According to the announcement by Dr. Mostafa Waziri, Secretary General of the Supreme Council of Antiquities, brought to light a new burial chamber at the bottom of the communal burial shaft (30 m. deep) of the Mummification Workshop, the enormous facility found in 2018 featuring a large tomb complex with five burial chambers, and dating to the 26th Dynasty (664-525 BC). After more than a year of excavation and documentation, the mission has now discovered the sixth burial chamber which was hidden behind a 2,600 year old stone wall. The newly discovered chamber contained four wooden coffins in a bad state of preservation.

New discoveries at the Mummification Workshop Complex at Saqqara
Credit: Egypt. Ministry of Tourism and Antiquities

Dr. Ramadan Badry Hussein, the Director of the mission of the University of Tübingen at Saqqara has pointed out that one of the coffins belongs to a woman called Didibastett. She was buried with six canopic jars, in contrast to the typical ancient Egyptian custom of using four canopic jars to store the embalmed lungs, stomach, intestines, and liver of the deceased. The Mission examined the content of Didibastet’s two extra canopic jars using a computerized tomography (CT) scan, and the preliminary analysis of the images indicates that the two jars contain human tissue. Based on this result, there is a possibility that Didibastet had received a special form of mummification that preserved six organs of her body. The Mission’s radiologist is currently conducting a thorough study of the images in order to identify the two extra organs.

New discoveries at the Mummification Workshop Complex at Saqqara
Credit: Egypt. Ministry of Tourism and Antiquities



After studying the texts on the coffins and sarcophagi in the burial chambers, the mission identified priests and priestesses of a mysterious snake goddess, known as Niut-shaes. There are indications that the priests of Niut-shaes were buried together, and that she became a prominent goddess during Dynasty 26 and she probably had a major temple in Memphis, the administrative capital of ancient Egypt.

New discoveries at the Mummification Workshop Complex at Saqqara
Credit: Egypt. Ministry of Tourism and Antiquities

A priestess and a priest of Niut-shaes, who were buried in the same burial chamber, were possibly Egyptianized immigrants. Their names, Ayput and Tjanimit, were common among the Libyan community who settled in Egypt from Dynasty 22 (ca. 943-716 BC) onwards. Ancient Egypt was a multicultural society that received immigrants from different parts of the ancient world, including Greeks, Libyans, and Phoenicians among others.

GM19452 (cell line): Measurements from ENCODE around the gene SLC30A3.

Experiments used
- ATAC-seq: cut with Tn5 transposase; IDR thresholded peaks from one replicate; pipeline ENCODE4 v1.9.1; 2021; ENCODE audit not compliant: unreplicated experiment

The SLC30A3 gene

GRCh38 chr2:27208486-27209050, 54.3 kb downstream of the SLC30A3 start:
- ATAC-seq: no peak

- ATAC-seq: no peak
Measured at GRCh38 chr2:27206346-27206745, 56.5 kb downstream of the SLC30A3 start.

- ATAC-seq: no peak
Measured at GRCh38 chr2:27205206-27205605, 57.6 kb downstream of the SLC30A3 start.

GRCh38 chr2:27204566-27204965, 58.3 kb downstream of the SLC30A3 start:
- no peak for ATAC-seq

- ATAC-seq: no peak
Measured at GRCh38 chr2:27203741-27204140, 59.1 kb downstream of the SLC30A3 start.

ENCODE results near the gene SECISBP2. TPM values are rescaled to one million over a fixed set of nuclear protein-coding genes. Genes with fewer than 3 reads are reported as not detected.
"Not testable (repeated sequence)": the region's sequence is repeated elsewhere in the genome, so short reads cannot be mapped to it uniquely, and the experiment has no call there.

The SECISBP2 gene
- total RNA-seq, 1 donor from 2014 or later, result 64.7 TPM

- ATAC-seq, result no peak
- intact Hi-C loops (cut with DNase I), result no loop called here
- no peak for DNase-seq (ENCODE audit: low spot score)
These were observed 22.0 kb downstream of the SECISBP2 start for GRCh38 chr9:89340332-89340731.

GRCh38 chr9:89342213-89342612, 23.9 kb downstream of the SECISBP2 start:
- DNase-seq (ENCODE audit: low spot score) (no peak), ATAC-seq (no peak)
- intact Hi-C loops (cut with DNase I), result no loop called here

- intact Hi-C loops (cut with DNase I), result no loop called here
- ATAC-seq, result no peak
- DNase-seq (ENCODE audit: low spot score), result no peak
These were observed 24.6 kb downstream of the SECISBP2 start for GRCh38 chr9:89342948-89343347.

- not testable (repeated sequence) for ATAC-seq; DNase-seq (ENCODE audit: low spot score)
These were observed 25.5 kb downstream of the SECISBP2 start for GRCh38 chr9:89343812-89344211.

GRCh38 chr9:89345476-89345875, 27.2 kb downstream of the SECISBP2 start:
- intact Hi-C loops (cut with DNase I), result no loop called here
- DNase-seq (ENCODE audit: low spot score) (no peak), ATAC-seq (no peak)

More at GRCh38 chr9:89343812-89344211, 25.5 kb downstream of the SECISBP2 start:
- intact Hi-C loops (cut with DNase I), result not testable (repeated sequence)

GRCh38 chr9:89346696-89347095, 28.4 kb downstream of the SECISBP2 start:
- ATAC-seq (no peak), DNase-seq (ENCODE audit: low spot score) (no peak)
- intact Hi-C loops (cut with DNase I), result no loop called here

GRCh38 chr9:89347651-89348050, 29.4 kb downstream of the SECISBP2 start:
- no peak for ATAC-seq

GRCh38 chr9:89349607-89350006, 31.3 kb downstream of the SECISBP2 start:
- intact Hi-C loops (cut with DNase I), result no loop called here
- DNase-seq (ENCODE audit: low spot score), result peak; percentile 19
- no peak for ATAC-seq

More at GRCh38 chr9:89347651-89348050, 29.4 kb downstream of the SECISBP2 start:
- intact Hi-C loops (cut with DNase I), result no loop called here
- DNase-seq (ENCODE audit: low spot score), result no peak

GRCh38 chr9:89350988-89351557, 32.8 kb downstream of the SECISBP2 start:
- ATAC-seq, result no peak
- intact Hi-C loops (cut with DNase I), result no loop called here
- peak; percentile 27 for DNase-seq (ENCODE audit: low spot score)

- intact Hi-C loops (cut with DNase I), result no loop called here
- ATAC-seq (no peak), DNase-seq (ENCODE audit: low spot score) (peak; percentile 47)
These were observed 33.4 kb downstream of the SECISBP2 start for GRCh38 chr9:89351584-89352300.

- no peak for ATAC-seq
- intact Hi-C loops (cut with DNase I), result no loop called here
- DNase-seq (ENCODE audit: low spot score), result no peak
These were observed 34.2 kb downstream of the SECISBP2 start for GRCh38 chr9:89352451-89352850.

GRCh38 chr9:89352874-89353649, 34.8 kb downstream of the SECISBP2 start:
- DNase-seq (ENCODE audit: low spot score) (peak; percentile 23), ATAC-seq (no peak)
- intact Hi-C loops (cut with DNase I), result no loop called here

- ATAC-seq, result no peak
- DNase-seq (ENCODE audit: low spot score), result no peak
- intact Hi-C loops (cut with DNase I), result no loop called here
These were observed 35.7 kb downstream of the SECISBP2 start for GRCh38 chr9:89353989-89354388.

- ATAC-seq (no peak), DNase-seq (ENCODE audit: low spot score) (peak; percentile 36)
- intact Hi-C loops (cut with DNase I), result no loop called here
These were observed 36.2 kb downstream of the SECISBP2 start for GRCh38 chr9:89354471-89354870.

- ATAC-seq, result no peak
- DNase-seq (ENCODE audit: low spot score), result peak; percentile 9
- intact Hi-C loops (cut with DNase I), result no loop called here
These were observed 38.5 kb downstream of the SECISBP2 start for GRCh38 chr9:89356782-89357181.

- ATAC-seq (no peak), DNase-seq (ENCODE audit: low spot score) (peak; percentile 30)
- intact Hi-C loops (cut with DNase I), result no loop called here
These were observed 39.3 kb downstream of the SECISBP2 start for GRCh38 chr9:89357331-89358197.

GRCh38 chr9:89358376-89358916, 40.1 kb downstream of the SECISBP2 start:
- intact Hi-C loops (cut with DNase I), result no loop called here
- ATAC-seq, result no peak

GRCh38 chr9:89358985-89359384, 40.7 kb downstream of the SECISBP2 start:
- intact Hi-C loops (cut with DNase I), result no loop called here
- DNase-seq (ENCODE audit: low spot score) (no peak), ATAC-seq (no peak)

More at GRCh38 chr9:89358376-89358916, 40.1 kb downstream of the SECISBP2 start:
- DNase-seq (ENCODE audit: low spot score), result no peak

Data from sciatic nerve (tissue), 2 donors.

New discoveries at the Mummification Workshop Complex at Saqqara
Credit: Egypt. Ministry of Tourism and Antiquities



Dr. Ramadan Badri said that the Mission conducted non-invasive testing, called X-ray fluorescence, on the gilded silver mask, which was discovered on the face of the mummy of a priestess of the goddess Niut-shaes. This test determined the purity of the mask’s silver at 99.07%, higher than Sterling Silver at 92.5%. This gilded silver mask is the first in Egypt since 1939, and the third of such masks to ever be found in Egypt.

New discoveries at the Mummification Workshop Complex at Saqqara
Credit: Egypt. Ministry of Tourism and Antiquities

An international team of archaeologists and chemists from the University of Tübingen, the University of Munich and the Egyptian National Research Centre in Cairo carried out chemical testing of the residue of oils and resins which were preserved in cups, bowls and pots found in the mummification workshop. Early results of these tests give a list of mummification substances, including bitumen (tar), cedar oil, cedar resin, pistachio resin, beeswax, animal fat, and possibly olive oil and juniper oil among others. The team is finalizing a report for scientific publication.

New discoveries at the Mummification Workshop Complex at Saqqara
Credit: Egypt. Ministry of Tourism and Antiquities



“Mummification was essentially a business transaction between a person and an embalmer, in which the embalmer was a professional, a priest and a business person. We learn from several papyri that there was a class of priests and embalmers who were paid to arrange for the funeral of a deceased including the mummification of her/his body and the purchase of a grave or a coffin,” said Dr. Hussain.

New discoveries at the Mummification Workshop Complex at Saqqara
Credit: Egypt. Ministry of Tourism and Antiquities

In July 2018, Dr. Khaled El Enany, the Minister of Tourism and Antiquities, announced to the world the unprecedented discovery of a mummification workshop complex at Saqqara from Dynasty 26 (ca. 664-525 BC). It included a mummification workshop, an Embalmer’s cachette full of pottery, and a communal burial shaft. This shaft is 30 m. deep and has six tombs. The tombs contained ca. 54 mummies and skeletons, five large sarcophagi, a dozen of calcite (Egyptian alabaster) canopic jars, thousands of shawabtis figurines, and a very rare gilded silver mummy mask. This discovery was rated among the top 10 archaeological discoveries of 2018 by the Archaeology Magazine and Heritage Daily.

The Mission of the University of Tübingen will resume its full investigation of Dynasty 26 cemetery at Saqqara in the winter of 2020.




* This article was originally published here